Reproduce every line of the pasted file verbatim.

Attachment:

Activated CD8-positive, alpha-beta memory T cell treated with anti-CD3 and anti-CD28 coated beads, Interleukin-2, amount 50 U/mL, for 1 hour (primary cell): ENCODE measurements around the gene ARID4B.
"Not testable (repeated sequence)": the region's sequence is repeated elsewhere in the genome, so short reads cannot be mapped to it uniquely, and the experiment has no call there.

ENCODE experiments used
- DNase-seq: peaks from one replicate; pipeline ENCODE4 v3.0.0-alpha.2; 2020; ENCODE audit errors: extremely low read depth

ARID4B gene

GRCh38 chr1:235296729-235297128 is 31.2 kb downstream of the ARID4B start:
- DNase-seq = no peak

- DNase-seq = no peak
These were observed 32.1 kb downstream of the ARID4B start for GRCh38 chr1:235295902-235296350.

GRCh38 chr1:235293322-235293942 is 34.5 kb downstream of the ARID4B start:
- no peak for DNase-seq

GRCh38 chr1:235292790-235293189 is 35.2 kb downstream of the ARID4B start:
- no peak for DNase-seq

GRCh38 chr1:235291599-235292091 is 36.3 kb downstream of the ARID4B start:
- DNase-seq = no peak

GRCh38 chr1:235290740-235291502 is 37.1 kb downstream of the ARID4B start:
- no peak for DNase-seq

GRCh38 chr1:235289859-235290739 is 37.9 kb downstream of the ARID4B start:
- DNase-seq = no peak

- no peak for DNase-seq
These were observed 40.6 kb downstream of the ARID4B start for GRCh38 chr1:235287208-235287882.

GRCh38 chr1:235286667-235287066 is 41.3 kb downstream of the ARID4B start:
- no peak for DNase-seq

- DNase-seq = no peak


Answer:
Activated CD8-positive, alpha-beta memory T cell treated with anti-CD3 and anti-CD28 coated beads, Interleukin-2, amount 50 U/mL, for 1 hour (primary cell): ENCODE measurements around the gene ARID4B.
"Not testable (repeated sequence)": the region's sequence is repeated elsewhere in the genome, so short reads cannot be mapped to it uniquely, and the experiment has no call there.

ENCODE experiments used
- DNase-seq: peaks from one replicate; pipeline ENCODE4 v3.0.0-alpha.2; 2020; ENCODE audit errors: extremely low read depth

ARID4B gene

GRCh38 chr1:235296729-235297128 is 31.2 kb downstream of the ARID4B start:
- DNase-seq = no peak

- DNase-seq = no peak
These were observed 32.1 kb downstream of the ARID4B start for GRCh38 chr1:235295902-235296350.

GRCh38 chr1:235293322-235293942 is 34.5 kb downstream of the ARID4B start:
- no peak for DNase-seq

GRCh38 chr1:235292790-235293189 is 35.2 kb downstream of the ARID4B start:
- no peak for DNase-seq

GRCh38 chr1:235291599-235292091 is 36.3 kb downstream of the ARID4B start:
- DNase-seq = no peak

GRCh38 chr1:235290740-235291502 is 37.1 kb downstream of the ARID4B start:
- no peak for DNase-seq

GRCh38 chr1:235289859-235290739 is 37.9 kb downstream of the ARID4B start:
- DNase-seq = no peak

- no peak for DNase-seq
These were observed 40.6 kb downstream of the ARID4B start for GRCh38 chr1:235287208-235287882.

GRCh38 chr1:235286667-235287066 is 41.3 kb downstream of the ARID4B start:
- no peak for DNase-seq

- DNase-seq = no peak